British Columbia Indigenous author among top five finalists for the 2021 Hilary Weston Writers’ Trust Prize for Nonfiction


An author from British Columbia is shortlisted for the largest annual literary award for non-fiction books by Canadian writers.

Today (September 15), the Writers ‘Trust of Canada unveiled the five finalists for the Hilary Weston Writers’ Trust Prize for Nonfiction. The award recognizes excellence in non-fiction, which includes personal or journalistic essays, history, biography, memoirs, commentaries and reviews.

A jury of Canadian authors — Kevin Chong from Vancouver; Terese Marie Mailhot, who is from the Seabird Island First Nation in British Columbia; and professional explorer, historian and geographer Adam Shoaltsselected the finalists among 107 titles submitted by 64 publishers.

Among the finalists was Peyakow: Reclaiming Cree Dignity, a Memoir by Darrel J. McLeod of Sooke, British Columbia, who is a Cree from Treaty 8 territory in northern Alberta.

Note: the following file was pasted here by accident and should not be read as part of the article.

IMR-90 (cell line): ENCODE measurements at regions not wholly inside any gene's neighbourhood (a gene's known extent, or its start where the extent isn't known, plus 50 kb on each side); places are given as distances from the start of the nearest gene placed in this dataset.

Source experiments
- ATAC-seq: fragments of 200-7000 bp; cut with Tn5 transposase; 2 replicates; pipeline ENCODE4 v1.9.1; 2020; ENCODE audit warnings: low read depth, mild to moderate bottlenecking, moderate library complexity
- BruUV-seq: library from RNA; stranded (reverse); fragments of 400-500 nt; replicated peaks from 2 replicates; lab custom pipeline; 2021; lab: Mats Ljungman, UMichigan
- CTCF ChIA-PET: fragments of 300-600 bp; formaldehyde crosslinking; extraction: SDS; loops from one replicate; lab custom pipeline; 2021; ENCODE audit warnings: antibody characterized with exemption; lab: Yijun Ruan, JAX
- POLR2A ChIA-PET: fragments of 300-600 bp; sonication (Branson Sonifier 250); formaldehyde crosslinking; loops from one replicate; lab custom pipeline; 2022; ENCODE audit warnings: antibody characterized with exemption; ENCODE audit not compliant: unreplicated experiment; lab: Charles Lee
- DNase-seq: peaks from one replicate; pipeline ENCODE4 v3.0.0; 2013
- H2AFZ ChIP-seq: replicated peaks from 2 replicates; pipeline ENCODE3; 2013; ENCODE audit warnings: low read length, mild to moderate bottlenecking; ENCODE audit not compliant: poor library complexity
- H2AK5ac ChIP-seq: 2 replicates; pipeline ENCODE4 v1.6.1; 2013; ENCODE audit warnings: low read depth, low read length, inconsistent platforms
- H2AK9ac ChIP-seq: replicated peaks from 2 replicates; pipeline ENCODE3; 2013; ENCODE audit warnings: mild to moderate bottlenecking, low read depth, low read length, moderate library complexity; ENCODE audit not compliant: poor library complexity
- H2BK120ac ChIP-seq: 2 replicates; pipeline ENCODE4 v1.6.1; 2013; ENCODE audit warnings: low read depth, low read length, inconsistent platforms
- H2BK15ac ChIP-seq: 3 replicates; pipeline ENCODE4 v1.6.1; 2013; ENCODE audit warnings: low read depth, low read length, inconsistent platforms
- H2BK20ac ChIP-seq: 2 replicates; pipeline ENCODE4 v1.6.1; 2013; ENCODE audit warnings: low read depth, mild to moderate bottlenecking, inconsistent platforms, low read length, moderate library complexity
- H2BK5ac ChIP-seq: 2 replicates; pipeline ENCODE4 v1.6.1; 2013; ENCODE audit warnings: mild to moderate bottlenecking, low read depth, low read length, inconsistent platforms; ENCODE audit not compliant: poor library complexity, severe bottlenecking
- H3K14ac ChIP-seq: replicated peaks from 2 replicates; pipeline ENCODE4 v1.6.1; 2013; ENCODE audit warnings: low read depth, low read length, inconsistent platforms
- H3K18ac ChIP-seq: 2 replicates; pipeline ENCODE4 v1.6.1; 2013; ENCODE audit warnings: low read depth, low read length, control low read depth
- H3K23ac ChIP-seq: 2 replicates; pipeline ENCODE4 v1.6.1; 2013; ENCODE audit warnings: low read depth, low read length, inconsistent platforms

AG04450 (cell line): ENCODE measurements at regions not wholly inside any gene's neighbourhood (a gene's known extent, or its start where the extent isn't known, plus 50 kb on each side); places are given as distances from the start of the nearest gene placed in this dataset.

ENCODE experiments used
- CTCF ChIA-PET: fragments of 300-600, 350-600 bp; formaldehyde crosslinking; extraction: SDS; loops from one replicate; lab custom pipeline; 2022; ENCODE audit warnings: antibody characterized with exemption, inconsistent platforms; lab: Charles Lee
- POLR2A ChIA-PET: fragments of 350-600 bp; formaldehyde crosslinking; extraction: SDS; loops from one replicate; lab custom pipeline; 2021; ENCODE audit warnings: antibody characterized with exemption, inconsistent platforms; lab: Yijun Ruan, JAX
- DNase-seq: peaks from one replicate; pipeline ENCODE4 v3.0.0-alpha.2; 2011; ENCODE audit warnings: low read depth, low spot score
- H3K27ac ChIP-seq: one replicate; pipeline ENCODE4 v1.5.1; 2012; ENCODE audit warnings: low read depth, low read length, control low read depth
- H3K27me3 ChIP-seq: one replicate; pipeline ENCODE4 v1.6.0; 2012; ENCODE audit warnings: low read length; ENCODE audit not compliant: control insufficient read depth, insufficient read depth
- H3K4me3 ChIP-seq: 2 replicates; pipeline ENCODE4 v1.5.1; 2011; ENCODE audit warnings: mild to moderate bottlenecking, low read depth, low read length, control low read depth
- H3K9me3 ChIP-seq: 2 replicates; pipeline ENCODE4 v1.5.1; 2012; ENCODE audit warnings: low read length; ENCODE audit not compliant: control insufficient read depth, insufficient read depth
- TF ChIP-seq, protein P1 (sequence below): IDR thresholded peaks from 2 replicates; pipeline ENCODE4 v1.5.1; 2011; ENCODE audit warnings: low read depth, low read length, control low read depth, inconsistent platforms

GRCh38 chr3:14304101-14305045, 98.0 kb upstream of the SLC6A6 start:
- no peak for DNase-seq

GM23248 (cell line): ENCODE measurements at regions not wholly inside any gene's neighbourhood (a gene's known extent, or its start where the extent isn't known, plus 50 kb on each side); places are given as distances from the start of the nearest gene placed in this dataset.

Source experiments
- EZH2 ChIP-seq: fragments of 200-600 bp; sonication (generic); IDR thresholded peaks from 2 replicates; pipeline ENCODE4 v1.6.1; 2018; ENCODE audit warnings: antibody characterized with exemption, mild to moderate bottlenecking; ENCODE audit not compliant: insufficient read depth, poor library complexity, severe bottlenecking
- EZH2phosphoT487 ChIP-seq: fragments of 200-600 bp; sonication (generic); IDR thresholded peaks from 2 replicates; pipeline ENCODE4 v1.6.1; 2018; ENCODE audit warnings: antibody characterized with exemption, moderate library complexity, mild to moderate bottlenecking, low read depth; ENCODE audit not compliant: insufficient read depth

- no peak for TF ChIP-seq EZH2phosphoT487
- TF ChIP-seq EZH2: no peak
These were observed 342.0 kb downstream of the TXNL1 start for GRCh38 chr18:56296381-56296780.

Peyakow digs into the complexity of Indigenous identity, including the divisions sown by colonization and by its community, ”the jury said of McLeod’s work. “This book is a testament to the connections that remain and the power to mend and reconnect.”

The five finalists, who each receive $ 5,000, are:

  • Nishga (McClelland & Stewart) by Jordan Abel (Edmonton);
  • On foot to Canterbury: a son’s pilgrimage(University of Alberta Press) by Ken Haigh (Clarksburg, ON);
  • Permanent astonishment: a memory(Doubleday Canada) via Tomson Highway (Gatineau, QC);
  • Peyakow: Reclaiming Cree Dignity, a Memoir(Douglas and McIntyre) by Darrel J. McLeod (Sooke, BC);
  • Disorientation: being black in the world (Random House Canada) by Ian Williams (Toronto).

Among those chosen, Williams, who was previously Professor of Creative Writing at UBC (he is now Professor of English at the University of Toronto), won the 2019 Scotiabank Giller Prize for the reproduction.

The 2021 winner of the $ 60,000 prize will be declared on November 3 at a ceremony that will be available online at the Writers‘ Trust of Canada website.

Last year’s winner was Jessica J. Lee of the UK, originally from Ontario, for Two trees make a forest: Travels among the mountains and coasts of Taiwan in search of my family’s past.



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